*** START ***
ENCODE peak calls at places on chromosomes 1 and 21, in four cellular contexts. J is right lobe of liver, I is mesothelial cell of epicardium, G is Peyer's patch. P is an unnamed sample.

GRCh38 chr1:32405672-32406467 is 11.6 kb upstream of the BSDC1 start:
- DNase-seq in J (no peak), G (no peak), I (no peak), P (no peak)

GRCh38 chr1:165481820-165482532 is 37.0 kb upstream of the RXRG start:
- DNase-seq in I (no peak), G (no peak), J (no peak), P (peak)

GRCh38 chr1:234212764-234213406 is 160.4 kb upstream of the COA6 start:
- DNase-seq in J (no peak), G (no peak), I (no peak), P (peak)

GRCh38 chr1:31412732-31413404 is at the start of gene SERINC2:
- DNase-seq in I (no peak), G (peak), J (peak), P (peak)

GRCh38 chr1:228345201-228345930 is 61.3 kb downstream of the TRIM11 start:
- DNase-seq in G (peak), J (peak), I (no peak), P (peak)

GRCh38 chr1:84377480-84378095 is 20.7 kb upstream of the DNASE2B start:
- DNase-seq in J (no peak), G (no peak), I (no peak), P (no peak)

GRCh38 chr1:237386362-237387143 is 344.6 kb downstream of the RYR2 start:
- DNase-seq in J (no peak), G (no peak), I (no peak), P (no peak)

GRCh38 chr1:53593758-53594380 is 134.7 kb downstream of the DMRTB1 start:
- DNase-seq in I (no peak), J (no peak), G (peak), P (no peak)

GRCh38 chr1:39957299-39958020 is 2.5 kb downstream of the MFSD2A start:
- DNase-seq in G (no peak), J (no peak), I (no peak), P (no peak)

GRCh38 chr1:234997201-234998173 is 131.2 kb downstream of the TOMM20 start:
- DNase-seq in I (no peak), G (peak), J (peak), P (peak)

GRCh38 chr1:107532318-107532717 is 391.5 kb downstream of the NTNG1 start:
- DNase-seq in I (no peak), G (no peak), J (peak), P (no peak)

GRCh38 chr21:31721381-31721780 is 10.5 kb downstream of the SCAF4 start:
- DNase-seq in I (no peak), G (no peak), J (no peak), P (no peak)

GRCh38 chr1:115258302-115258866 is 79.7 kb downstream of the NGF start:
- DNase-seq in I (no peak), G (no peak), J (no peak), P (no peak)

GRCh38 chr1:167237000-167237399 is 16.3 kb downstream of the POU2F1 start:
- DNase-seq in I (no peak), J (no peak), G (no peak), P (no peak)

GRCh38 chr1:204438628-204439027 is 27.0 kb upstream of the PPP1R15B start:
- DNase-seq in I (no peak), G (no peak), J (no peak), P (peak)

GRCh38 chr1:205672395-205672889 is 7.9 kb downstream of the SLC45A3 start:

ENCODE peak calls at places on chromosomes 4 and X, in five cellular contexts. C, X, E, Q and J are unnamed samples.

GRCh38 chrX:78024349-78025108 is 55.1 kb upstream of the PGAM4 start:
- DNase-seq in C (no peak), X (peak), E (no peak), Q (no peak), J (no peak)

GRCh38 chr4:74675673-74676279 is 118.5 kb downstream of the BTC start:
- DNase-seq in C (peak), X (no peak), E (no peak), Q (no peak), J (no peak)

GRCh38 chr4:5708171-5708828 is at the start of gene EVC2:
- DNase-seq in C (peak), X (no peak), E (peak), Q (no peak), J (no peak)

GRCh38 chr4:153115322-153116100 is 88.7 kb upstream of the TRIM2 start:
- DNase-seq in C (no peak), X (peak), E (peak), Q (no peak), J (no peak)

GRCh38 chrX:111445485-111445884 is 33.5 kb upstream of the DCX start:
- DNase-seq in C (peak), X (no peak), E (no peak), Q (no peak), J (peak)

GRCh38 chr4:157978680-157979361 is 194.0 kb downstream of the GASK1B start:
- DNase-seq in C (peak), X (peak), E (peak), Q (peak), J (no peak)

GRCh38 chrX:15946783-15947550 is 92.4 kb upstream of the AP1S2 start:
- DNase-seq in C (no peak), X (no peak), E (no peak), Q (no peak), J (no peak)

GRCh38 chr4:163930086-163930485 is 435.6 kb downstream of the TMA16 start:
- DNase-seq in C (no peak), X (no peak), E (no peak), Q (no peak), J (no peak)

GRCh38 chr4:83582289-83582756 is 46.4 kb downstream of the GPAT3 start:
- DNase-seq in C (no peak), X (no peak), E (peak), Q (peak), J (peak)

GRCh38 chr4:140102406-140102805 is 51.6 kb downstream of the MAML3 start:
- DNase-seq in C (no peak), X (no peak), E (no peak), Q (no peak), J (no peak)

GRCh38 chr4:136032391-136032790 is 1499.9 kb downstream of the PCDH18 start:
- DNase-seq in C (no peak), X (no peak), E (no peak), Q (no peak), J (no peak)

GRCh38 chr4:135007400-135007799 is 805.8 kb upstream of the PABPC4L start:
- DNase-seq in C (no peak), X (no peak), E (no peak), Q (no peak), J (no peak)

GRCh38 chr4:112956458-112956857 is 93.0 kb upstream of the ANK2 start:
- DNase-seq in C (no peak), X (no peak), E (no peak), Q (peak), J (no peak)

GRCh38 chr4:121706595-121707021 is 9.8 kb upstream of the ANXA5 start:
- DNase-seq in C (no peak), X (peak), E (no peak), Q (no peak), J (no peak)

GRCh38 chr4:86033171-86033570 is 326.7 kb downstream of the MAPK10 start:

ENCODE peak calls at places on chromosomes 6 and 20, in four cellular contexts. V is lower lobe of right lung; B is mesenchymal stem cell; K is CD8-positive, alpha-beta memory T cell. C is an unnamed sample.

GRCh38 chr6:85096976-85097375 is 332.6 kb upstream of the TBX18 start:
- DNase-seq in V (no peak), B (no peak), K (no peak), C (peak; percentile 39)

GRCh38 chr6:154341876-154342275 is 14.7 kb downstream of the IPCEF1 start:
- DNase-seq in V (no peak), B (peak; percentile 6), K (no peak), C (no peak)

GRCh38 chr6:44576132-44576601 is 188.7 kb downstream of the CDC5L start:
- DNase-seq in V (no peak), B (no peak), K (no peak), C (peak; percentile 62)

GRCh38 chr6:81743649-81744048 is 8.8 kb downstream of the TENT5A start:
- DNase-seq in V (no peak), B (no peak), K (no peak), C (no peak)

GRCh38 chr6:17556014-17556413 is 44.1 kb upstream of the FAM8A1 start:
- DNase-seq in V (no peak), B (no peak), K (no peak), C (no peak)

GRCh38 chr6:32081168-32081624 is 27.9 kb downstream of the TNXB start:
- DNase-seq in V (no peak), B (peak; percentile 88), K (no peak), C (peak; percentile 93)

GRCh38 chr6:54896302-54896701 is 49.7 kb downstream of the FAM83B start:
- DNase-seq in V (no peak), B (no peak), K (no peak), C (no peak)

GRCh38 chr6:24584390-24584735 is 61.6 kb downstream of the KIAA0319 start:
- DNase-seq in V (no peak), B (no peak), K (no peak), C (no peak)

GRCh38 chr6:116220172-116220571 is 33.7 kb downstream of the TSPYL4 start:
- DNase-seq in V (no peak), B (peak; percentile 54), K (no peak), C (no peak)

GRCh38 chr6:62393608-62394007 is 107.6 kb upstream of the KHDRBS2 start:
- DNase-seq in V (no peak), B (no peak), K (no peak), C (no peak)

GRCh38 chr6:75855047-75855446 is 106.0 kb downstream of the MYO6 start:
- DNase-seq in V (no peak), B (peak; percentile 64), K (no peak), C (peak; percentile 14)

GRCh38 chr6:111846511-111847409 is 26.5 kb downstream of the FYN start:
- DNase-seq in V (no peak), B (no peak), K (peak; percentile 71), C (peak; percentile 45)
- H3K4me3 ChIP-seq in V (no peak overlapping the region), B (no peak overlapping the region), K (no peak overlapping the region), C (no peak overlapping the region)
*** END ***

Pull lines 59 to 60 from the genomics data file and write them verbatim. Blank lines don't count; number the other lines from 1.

- DNase-seq in C (no peak), X (no peak), E (no peak), Q (peak), J (no peak)

GRCh38 chr4:121706595-121707021 is 9.8 kb upstream of the ANXA5 start: